President Donald Trump has performed a service of sorts to our debate over how the United States views itself and its role in the world. He has reminded the democratic left and the democratic right – note the small “d” – that they share more common ground than they often realize about the importance of democracy, the gifts of modernity, and the value of pluralism.
Trump has done this by articulating, fitfully and inconsistently, a dark worldview rooted in nationalism, authoritarianism, discomfort with ethnic and religious differences, and a skepticism about the modern project.
His lack of constancy makes it difficult to judge exactly what he believes. We commonly describe his contradictions as the product of administration power struggles between Steve Bannon and Stephen Miller, the populist nationalists, and James Mattis and H.R. McMaster, the representatives of a more conventional approach to foreign policy.
On the days when Trump pledges allegiance to NATO and our allies, we see Defense Secretary Mattis and national security adviser McMaster winning. When he veers off this course, disses our allies and goes in for apocalyptic pronouncements about the state of the world, we declare senior White House aides Bannon and Miller triumphant.
Optimists about Trump insist that “the grown-ups,” as Mattis and McMaster are often (somewhat obnoxiously) described by the old foreign policy establishment, will eventually limit the damage Trump can cause us. Pessimists point to the occasions when Bannon and Miller prevail.
Trump’s European trip, including his meeting with Vladimir Putin, was a high-wire act precisely because of the president’s unpredictability and his allergy to briefing books. For Trump, everything is personal, which means he’s subject to being easily played. Foreign leaders know that flattering him is the way to his heart and that his deepest commitments appear to be to his business interests. This approach to Trump has worked rather well so far for the Chinese and the Saudis.
But to the extent that Trump does have a gut instinct about the world, it seems closer to Bannon’s. The president’s spontaneous outbursts, his Twitter revelations, and his reactions to individual foreign leaders point Bannon’s way.
Trump has spoken with far greater affection about Putin, Saudi princes and the right-wing nationalists now in power in Poland than of democratic pluralists such as Germany’s Angela Merkel and France’s Emmanuel Macron. In fact, both Merkel and Macron sound more like post-World War II American presidents than Trump does.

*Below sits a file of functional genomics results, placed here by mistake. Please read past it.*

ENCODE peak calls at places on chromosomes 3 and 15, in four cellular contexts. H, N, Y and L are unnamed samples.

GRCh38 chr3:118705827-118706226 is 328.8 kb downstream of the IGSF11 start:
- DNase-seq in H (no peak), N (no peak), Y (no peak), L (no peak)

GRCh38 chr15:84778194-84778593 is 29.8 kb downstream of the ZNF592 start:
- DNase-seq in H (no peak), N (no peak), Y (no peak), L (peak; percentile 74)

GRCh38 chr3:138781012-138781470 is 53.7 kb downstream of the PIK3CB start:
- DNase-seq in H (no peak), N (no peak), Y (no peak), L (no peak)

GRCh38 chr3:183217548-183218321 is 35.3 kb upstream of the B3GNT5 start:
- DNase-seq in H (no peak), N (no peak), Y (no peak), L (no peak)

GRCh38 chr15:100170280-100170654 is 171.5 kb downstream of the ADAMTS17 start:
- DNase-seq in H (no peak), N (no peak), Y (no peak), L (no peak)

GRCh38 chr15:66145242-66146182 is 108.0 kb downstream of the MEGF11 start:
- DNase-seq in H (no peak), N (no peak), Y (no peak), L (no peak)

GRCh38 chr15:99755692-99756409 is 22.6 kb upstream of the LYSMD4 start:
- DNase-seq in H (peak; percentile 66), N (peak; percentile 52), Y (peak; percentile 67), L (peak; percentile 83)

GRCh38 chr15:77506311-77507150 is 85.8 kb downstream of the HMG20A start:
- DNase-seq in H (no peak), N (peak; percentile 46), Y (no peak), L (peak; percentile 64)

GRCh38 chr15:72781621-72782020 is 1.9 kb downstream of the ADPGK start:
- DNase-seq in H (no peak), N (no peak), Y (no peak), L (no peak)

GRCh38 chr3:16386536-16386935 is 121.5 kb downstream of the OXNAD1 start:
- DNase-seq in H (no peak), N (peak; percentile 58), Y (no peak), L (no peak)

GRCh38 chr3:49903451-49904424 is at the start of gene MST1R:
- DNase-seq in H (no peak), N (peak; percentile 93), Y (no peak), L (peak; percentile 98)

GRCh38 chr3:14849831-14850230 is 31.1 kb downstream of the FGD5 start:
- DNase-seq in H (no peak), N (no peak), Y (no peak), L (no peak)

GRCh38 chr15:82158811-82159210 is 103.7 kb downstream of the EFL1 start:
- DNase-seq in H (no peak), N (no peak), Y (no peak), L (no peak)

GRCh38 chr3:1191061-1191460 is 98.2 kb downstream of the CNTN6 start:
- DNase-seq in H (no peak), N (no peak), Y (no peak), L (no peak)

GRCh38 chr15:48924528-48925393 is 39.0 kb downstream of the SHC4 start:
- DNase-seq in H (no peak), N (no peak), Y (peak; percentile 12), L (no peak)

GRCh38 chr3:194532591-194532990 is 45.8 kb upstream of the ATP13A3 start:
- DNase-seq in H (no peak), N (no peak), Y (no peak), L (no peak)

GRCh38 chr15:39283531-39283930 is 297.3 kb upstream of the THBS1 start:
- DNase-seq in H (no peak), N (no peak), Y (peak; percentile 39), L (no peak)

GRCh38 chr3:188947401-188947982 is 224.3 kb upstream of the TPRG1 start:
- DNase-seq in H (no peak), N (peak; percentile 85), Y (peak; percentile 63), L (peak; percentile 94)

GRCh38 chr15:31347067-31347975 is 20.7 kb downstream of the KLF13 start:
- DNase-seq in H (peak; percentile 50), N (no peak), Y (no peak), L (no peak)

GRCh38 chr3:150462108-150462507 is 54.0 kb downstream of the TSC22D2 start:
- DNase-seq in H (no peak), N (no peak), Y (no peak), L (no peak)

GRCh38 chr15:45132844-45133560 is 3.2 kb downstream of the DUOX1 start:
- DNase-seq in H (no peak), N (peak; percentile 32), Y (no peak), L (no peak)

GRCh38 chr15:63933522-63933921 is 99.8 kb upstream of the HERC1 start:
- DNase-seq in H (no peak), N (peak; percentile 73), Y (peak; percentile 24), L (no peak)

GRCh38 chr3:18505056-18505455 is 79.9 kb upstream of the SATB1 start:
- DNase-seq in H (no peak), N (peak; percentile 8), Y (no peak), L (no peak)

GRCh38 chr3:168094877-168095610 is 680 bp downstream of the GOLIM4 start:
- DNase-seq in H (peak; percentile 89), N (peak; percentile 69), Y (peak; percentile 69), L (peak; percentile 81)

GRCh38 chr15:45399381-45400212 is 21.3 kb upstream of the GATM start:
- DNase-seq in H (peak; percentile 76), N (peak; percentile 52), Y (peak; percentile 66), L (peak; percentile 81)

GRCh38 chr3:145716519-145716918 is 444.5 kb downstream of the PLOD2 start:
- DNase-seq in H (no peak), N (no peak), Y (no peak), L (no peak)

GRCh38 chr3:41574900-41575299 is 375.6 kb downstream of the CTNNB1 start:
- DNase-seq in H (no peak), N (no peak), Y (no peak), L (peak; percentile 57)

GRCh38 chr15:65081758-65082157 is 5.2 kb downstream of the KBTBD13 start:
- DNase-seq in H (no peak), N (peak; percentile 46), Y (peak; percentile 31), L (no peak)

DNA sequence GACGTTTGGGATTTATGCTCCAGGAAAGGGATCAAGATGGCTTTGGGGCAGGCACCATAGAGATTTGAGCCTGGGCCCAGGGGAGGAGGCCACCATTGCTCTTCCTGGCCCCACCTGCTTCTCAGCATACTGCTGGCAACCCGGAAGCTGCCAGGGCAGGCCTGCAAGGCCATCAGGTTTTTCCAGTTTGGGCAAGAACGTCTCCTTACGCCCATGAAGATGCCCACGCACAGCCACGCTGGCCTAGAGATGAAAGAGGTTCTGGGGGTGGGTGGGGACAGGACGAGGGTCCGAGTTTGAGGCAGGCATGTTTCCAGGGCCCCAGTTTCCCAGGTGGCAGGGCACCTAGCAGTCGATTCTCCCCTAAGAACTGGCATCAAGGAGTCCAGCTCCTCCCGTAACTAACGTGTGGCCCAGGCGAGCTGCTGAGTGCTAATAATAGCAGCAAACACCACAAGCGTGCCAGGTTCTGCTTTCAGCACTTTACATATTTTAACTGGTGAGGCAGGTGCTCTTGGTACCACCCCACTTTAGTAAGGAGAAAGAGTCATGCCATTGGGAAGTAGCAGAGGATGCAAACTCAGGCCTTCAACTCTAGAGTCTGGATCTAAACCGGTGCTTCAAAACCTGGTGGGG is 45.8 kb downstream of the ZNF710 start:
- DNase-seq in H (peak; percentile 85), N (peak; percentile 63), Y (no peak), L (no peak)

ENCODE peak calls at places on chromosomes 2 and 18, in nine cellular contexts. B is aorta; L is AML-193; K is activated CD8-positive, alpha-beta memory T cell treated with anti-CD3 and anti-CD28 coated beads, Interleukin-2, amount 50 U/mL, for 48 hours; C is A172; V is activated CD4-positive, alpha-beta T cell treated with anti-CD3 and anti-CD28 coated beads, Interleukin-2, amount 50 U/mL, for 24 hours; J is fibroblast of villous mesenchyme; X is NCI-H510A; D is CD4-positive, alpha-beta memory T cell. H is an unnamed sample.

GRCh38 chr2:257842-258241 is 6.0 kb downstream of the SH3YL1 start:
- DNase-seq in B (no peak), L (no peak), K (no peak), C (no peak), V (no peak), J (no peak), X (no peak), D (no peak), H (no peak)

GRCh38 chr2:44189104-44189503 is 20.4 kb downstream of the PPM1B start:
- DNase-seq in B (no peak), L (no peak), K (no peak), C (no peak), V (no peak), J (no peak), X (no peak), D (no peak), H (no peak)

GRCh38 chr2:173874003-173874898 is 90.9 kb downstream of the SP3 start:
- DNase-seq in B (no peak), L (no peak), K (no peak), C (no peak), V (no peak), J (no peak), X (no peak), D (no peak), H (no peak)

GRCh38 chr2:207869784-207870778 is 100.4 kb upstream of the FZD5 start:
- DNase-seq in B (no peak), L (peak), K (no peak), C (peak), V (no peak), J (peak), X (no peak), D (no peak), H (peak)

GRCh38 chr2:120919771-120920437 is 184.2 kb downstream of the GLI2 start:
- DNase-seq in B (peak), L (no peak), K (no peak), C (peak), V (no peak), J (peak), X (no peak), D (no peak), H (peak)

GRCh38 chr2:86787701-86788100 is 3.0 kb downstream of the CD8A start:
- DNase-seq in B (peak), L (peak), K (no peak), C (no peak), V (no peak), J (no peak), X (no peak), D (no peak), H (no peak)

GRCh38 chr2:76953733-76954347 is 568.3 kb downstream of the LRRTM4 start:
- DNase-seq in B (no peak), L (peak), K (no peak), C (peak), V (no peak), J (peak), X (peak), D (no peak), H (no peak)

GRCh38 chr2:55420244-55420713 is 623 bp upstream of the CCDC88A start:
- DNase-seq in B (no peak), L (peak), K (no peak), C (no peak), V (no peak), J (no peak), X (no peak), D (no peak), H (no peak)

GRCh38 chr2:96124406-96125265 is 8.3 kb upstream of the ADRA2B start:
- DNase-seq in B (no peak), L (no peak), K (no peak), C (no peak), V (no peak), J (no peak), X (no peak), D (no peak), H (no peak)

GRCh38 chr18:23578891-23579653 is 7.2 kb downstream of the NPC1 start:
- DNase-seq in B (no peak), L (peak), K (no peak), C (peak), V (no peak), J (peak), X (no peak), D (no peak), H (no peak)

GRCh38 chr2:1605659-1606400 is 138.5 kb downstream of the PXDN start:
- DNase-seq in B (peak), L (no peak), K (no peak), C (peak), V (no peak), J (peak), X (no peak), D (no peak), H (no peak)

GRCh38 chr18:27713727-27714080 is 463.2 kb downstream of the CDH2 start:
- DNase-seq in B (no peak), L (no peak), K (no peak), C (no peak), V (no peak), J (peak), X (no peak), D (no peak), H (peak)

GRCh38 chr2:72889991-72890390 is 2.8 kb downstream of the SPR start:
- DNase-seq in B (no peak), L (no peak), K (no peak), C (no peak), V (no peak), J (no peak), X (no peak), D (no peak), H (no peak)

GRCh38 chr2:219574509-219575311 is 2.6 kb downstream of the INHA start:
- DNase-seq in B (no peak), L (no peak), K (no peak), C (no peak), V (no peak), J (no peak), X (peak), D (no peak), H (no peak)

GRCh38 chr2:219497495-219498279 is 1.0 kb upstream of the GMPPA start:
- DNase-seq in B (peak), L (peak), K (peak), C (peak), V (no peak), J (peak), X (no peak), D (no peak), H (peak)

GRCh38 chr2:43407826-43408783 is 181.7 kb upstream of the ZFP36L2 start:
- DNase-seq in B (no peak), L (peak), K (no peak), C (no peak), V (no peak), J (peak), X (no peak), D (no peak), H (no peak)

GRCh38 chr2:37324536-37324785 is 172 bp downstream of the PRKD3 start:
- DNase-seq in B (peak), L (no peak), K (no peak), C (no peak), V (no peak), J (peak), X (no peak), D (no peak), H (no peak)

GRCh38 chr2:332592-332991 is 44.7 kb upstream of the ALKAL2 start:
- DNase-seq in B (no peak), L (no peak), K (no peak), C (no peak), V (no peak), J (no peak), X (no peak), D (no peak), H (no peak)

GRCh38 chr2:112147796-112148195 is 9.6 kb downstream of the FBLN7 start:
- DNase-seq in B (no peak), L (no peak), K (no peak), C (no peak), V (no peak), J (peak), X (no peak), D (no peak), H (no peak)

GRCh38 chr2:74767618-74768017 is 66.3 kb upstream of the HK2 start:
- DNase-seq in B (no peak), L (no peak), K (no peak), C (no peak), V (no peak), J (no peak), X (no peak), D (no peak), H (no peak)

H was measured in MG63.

Trump’s speech in Poland on Thursday might, in a very limited sense, can be seen as a compromise between the administration factions. The president committed himself to the Western alliance (a win for Mattis and McMaster) but was otherwise gloomy, backward-looking and Manichaean.
“The fundamental question of our time is whether the West has the will to survive,” Trump said. “Do we have the desire and the courage to preserve our civilization in the face of those who would subvert and destroy it?” If we fail to defend what our “ancestors” passed down to us, Trump warned, “it will never, ever exist again.”
To which one might respond: Yikes!
On the whole, Trump’s words sounded remarkably similar to Bannon’s pronouncements in a speech to a traditionalist Catholic group in Rome in 2014. Bannon spoke of a “Judeo-Christian West” that finds itself “in a crisis” and confronts a “new barbarity” that “will completely eradicate everything that we’ve been bequeathed over the last 2,000, 2,500 years.”
This dire view should remind the democratic left and the democratic right that while they have disagreed on many things and many aspects of American foreign policy over the last two decades, they share some very deep allegiances. These include a largely positive assessment of what the Enlightenment and the modern world have achieved; a hopeful vision of what could lie before us; a commitment to democratic norms as the basis of our thinking about the kind of world we seek; and a belief that ethnic and religious pluralism are to be celebrated, not feared.
This, in turn, leads to a judgment that alliances with fellow democracies serve us better than pacts with autocratic regimes that cynically tout their devotion to “traditional values” as a cover for old-fashioned repression and expansionism.
Democrats have many reasons for opposing Trump. But it’s Republicans who have the power that comes from controlling Congress. Their willingness to stand up to a president of their own party could determine the future of democracy and pluralism. He is, alas, a man whose commitment to these values we have reason to doubt.
E.J. Dionne’s email address is email@example.com. Follow him on Twitter @EJDionne.